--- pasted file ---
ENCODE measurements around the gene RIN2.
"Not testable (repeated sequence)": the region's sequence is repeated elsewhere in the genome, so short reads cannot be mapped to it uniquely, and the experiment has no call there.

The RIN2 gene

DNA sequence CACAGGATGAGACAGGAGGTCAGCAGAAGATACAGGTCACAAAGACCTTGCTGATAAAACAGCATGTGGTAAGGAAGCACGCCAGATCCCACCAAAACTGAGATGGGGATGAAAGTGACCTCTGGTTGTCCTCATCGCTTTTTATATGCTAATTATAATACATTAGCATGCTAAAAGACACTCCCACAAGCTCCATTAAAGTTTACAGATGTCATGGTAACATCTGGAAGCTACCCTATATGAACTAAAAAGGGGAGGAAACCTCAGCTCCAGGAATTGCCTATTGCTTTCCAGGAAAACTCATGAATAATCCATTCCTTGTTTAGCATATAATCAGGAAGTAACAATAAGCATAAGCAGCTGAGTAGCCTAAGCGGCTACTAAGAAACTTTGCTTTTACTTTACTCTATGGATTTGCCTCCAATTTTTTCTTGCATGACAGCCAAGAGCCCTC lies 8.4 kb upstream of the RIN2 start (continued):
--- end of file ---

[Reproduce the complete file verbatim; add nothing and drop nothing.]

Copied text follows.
ENCODE measurements around the gene RIN2.
"Not testable (repeated sequence)": the region's sequence is repeated elsewhere in the genome, so short reads cannot be mapped to it uniquely, and the experiment has no call there.

The RIN2 gene

DNA sequence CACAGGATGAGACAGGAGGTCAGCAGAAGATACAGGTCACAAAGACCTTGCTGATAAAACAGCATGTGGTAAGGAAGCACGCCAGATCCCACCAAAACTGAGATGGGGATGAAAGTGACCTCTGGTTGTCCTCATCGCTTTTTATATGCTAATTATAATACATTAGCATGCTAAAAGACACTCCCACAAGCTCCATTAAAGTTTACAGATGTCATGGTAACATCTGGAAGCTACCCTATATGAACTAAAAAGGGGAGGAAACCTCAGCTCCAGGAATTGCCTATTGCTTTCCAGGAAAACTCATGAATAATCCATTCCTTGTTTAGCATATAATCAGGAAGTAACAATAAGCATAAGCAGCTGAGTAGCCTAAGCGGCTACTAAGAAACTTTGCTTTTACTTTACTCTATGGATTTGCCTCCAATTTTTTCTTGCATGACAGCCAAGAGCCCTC lies 8.4 kb upstream of the RIN2 start (continued):